Solar power: Because the sun shines brightly virtually all year, generating electricity using solar panels will be simple. When installing a solar power system, you should apply for the federal tax credit, which is 30%, as well as the Alabama solar rebate, which is roughly $1000. Both the rebate and the federal tax credit require some paperwork, but it is well worth it.

Wind power: You can use the federal tax credit for wind power, and some counties, but not all, give rebates of roughly $1000.

What are the Off-Grid Laws in Alabama?

There are no regulations forbidding you from living off-grid in Alabama as long as you do it outside of a city, but this applies to all states. There are many people living off-grid in Alabama, and some of them are self-sufficient. When it comes to homeschooling regulations, they are pretty relaxed. You will need some documentation to alert the government though. Alabama’s education system is not the best, so off-grid or not, many families choose to homeschool their children.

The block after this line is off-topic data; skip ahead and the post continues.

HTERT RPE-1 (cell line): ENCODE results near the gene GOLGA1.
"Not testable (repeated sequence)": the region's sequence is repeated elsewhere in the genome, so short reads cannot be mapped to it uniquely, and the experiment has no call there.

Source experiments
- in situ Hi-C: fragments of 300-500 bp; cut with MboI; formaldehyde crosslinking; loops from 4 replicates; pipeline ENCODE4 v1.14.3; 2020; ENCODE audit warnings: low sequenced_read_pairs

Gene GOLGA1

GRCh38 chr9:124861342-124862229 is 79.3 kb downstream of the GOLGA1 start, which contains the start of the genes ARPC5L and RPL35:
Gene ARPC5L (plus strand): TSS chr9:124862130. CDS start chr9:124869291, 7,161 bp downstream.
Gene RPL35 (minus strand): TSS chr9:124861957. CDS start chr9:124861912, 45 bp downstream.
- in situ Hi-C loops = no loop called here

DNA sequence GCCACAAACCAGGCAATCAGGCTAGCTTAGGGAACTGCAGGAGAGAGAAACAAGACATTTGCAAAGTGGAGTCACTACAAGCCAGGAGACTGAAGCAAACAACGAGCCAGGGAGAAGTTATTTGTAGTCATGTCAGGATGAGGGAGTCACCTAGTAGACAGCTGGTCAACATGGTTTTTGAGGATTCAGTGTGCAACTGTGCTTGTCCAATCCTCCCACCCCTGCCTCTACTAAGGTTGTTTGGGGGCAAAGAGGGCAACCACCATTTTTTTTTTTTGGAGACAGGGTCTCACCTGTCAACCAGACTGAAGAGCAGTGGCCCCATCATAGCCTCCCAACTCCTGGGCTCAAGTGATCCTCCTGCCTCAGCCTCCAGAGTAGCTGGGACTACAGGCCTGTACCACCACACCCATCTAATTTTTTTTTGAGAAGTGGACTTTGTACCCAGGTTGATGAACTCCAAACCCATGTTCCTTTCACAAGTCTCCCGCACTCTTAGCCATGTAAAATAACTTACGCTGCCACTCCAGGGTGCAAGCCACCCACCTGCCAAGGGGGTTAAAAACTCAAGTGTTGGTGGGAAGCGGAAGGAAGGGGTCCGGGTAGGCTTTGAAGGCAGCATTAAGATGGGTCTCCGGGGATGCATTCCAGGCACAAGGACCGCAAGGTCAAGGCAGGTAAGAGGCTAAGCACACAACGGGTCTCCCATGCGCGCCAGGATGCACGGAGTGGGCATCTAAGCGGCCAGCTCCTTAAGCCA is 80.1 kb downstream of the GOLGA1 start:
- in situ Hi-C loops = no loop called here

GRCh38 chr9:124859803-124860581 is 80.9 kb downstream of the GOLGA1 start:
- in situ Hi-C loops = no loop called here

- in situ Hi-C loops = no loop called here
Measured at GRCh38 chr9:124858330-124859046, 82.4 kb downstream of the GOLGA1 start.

What is the Road Access Like in Alabama.

Alabama’s roads aren’t the best, which is largely owing to the state’s poverty and the difficulty of keeping up with local infrastructure maintenance due to its vastness. Off-grid residents that live near a body of water frequently own boats, which makes traveling around much easier.

Major highways and roadways are typically maintained, but they may get bumpy when you head off the beaten path. I recommend saving for an off-road capable vehicle when living off-grid in Alabama.

What is the Price of Land in Alabama?

The cost of land in Alabama is extremely low, about 45 percent less than the national average, and land and houses can be much cheaper in specific locations. A house in Alabama typically costs roughly $130,000, which is $100,000 less than the national average.